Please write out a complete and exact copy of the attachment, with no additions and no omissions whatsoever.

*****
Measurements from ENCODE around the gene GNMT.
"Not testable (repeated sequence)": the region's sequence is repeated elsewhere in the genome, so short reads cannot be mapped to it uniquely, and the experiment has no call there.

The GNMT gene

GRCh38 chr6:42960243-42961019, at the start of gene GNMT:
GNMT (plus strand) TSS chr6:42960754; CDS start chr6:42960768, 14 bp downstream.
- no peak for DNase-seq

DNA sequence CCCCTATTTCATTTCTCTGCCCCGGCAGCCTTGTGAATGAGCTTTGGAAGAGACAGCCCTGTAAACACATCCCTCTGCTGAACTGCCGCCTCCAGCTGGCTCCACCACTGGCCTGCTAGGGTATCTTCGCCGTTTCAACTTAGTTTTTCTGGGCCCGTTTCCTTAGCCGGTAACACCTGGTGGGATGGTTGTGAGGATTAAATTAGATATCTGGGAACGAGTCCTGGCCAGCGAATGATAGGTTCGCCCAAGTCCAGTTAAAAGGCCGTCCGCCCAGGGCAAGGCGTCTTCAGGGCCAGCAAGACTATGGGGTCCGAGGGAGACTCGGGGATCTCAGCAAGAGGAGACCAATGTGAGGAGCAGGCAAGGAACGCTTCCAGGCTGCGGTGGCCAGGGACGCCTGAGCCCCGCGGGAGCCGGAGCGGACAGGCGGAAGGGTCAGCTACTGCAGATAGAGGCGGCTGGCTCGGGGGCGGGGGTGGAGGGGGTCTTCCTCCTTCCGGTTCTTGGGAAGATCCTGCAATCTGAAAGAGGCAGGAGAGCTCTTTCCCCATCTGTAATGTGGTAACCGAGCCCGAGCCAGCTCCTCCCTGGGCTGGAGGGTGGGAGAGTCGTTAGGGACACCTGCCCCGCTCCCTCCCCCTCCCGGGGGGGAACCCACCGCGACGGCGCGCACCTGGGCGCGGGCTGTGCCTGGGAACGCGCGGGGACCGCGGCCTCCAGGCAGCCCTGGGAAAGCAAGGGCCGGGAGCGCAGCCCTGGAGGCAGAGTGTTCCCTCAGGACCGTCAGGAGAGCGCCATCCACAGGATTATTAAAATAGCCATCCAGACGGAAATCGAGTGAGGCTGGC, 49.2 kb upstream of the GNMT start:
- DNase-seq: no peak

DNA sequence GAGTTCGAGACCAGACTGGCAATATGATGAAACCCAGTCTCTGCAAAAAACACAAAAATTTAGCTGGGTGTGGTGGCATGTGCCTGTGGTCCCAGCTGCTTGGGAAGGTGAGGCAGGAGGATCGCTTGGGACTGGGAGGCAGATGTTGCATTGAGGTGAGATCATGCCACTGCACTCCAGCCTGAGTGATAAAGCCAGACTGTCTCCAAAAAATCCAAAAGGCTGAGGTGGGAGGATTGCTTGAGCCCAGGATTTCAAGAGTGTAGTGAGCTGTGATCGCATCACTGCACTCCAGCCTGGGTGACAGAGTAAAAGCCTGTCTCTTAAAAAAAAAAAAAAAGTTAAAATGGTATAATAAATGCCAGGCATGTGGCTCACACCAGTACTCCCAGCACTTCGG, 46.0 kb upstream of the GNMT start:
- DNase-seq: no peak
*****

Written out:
Measurements from ENCODE around the gene GNMT.
"Not testable (repeated sequence)": the region's sequence is repeated elsewhere in the genome, so short reads cannot be mapped to it uniquely, and the experiment has no call there.

The GNMT gene

GRCh38 chr6:42960243-42961019, at the start of gene GNMT:
GNMT (plus strand) TSS chr6:42960754; CDS start chr6:42960768, 14 bp downstream.
- no peak for DNase-seq

DNA sequence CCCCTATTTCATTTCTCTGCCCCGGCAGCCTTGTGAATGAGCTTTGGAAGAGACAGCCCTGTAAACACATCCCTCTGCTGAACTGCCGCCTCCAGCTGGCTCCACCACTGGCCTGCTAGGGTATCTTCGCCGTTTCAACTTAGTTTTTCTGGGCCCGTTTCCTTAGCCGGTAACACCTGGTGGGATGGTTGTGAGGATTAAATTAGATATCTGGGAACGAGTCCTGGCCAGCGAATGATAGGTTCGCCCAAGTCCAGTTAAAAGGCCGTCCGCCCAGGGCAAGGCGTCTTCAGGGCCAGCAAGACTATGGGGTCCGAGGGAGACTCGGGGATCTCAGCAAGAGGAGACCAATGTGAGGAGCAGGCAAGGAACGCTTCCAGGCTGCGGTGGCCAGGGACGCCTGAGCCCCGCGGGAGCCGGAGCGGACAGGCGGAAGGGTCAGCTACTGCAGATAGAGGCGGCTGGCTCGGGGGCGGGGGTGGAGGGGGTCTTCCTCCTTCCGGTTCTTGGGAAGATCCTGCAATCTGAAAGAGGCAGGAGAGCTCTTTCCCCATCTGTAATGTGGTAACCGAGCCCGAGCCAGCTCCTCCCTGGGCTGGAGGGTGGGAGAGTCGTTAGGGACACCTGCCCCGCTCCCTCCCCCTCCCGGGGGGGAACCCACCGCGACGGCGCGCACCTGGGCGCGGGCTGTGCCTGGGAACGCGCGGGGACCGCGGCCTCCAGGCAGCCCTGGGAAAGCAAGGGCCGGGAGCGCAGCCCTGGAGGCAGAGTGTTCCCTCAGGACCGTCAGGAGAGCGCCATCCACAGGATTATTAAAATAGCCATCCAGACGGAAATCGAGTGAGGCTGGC, 49.2 kb upstream of the GNMT start:
- DNase-seq: no peak

DNA sequence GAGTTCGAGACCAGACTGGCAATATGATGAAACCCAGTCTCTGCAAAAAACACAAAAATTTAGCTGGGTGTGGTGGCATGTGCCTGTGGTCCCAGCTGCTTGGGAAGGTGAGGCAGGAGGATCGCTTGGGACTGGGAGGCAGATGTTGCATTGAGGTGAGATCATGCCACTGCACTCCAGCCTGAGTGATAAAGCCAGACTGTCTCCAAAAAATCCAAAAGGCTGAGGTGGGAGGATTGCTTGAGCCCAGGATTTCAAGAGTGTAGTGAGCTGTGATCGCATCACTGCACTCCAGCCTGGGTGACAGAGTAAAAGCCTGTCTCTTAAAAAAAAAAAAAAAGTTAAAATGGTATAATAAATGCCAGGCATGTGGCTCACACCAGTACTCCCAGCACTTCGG, 46.0 kb upstream of the GNMT start:
- DNase-seq: no peak